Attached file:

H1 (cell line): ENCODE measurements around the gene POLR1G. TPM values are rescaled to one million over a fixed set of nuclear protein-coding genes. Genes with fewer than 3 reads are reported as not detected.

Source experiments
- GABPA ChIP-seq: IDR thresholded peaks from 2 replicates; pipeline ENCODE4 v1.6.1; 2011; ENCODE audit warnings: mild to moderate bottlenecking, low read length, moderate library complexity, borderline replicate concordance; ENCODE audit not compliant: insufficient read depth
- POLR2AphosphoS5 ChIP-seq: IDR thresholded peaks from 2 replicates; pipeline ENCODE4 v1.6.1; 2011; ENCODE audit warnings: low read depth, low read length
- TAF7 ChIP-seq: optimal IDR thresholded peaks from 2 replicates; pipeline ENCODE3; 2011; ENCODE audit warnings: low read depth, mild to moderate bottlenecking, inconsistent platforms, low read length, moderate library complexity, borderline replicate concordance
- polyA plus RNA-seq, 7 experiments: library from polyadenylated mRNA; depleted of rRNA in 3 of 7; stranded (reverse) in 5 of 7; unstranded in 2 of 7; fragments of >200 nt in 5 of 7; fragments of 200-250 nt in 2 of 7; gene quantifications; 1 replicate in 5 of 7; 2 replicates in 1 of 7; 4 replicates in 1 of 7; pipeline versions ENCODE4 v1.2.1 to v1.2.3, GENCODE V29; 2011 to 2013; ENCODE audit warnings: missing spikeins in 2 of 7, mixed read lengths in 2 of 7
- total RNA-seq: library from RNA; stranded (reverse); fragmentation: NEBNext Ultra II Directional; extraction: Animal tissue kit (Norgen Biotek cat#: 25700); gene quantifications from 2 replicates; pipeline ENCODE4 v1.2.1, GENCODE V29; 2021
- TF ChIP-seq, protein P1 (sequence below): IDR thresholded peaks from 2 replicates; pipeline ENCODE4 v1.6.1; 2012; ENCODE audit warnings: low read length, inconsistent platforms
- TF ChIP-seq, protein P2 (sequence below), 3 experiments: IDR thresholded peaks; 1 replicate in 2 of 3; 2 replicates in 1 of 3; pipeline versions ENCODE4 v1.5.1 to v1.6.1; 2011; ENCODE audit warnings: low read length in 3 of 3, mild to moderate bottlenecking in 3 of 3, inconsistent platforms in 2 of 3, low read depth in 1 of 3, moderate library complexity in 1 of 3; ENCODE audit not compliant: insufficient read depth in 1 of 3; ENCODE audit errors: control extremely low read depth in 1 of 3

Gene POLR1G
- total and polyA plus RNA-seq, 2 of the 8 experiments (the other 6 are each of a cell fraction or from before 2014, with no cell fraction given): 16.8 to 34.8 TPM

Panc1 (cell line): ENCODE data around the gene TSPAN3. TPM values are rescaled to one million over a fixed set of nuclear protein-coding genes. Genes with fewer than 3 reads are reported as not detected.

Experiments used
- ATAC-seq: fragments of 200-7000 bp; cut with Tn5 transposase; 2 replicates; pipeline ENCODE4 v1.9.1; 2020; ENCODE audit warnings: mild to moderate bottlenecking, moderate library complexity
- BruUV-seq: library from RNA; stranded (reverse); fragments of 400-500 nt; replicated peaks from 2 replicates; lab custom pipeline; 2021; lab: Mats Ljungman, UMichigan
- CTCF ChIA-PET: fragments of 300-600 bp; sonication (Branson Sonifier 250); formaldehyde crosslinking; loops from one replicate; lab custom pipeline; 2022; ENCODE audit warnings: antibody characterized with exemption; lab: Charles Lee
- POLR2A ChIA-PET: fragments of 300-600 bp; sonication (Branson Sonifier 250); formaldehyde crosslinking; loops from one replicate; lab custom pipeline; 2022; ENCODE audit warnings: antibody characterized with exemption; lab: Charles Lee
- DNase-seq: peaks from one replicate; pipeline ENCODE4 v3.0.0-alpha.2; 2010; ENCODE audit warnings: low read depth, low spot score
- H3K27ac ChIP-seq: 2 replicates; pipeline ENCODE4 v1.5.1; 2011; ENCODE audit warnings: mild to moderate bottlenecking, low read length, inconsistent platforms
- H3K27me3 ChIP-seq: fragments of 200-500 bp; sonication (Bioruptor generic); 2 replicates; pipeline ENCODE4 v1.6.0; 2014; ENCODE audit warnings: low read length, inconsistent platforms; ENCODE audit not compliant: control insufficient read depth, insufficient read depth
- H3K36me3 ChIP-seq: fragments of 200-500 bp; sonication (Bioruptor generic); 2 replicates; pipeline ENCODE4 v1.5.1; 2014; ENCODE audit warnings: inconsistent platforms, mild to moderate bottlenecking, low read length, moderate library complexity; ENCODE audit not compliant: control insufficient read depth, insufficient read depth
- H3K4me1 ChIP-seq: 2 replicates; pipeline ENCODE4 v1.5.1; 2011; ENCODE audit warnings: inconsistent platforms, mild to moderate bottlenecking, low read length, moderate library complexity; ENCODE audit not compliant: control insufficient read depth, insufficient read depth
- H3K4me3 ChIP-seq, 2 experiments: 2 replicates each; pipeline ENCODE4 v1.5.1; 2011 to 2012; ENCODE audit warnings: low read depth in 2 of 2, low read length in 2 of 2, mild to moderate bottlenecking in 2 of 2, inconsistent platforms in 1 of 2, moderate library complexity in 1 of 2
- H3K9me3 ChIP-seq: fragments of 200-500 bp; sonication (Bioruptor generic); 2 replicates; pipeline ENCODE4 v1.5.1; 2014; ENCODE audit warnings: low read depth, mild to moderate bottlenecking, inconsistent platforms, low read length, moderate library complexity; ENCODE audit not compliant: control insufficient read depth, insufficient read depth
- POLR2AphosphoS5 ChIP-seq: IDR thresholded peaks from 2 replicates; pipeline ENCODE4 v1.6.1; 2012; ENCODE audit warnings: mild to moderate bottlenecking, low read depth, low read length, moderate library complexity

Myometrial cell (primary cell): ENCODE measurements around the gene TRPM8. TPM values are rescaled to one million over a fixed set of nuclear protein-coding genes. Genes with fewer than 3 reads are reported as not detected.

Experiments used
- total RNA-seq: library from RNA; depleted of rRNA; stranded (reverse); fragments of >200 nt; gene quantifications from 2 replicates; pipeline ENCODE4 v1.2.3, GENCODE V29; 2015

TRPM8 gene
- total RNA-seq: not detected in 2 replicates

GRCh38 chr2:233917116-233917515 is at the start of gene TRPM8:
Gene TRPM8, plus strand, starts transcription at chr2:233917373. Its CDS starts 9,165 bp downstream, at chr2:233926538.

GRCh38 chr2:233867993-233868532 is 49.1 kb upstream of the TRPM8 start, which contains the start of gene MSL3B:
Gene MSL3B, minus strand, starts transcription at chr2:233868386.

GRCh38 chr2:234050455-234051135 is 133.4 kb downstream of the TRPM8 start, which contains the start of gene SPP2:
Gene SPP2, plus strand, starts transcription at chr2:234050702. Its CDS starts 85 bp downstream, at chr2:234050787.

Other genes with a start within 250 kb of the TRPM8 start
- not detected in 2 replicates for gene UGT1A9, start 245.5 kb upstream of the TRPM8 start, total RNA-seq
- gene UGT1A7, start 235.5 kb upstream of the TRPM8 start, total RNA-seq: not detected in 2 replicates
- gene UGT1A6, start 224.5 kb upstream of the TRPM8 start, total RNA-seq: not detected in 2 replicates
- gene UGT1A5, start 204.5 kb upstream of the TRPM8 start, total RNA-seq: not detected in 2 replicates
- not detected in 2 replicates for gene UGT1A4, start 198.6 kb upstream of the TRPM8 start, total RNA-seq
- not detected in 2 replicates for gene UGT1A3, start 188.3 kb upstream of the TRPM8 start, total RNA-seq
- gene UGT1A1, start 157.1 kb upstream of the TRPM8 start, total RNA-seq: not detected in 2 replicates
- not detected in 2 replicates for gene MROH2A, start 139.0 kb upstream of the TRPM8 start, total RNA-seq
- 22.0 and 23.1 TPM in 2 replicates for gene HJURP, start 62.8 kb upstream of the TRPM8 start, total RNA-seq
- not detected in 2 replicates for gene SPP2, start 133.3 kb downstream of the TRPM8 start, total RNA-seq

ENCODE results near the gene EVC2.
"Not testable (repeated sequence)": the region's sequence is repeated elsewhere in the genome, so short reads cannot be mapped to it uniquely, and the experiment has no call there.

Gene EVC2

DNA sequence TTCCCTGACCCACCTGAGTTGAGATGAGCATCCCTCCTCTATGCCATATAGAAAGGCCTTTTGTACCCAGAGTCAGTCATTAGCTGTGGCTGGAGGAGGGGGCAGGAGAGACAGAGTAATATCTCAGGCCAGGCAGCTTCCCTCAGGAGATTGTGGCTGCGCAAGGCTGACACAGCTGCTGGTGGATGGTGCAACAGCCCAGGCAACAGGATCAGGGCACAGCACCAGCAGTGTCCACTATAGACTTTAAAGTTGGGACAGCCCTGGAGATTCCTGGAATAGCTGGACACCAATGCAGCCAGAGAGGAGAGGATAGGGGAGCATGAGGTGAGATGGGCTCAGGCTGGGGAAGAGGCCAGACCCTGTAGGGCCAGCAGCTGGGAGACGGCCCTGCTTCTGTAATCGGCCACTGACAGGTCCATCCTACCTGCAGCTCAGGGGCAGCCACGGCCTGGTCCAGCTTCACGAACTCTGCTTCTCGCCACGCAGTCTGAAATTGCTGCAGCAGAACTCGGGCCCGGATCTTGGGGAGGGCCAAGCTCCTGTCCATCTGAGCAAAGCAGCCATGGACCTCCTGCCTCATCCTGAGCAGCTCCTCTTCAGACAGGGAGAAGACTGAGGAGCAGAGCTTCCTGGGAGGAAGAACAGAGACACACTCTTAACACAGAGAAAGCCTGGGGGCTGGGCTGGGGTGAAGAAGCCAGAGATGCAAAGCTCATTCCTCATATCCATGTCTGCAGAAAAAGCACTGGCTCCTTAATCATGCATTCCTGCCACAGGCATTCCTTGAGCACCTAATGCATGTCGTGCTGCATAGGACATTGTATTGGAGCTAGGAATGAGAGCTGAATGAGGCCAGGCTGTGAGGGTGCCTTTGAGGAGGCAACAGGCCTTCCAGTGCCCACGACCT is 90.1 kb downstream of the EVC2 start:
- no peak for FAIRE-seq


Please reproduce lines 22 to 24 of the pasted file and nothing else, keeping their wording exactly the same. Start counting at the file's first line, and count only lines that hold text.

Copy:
- H3K4me1 ChIP-seq: 2 replicates; pipeline ENCODE4 v1.5.1; 2011; ENCODE audit warnings: inconsistent platforms, mild to moderate bottlenecking, low read length, moderate library complexity; ENCODE audit not compliant: control insufficient read depth, insufficient read depth
- H3K4me3 ChIP-seq, 2 experiments: 2 replicates each; pipeline ENCODE4 v1.5.1; 2011 to 2012; ENCODE audit warnings: low read depth in 2 of 2, low read length in 2 of 2, mild to moderate bottlenecking in 2 of 2, inconsistent platforms in 1 of 2, moderate library complexity in 1 of 2
- H3K9me3 ChIP-seq: fragments of 200-500 bp; sonication (Bioruptor generic); 2 replicates; pipeline ENCODE4 v1.5.1; 2014; ENCODE audit warnings: low read depth, mild to moderate bottlenecking, inconsistent platforms, low read length, moderate library complexity; ENCODE audit not compliant: control insufficient read depth, insufficient read depth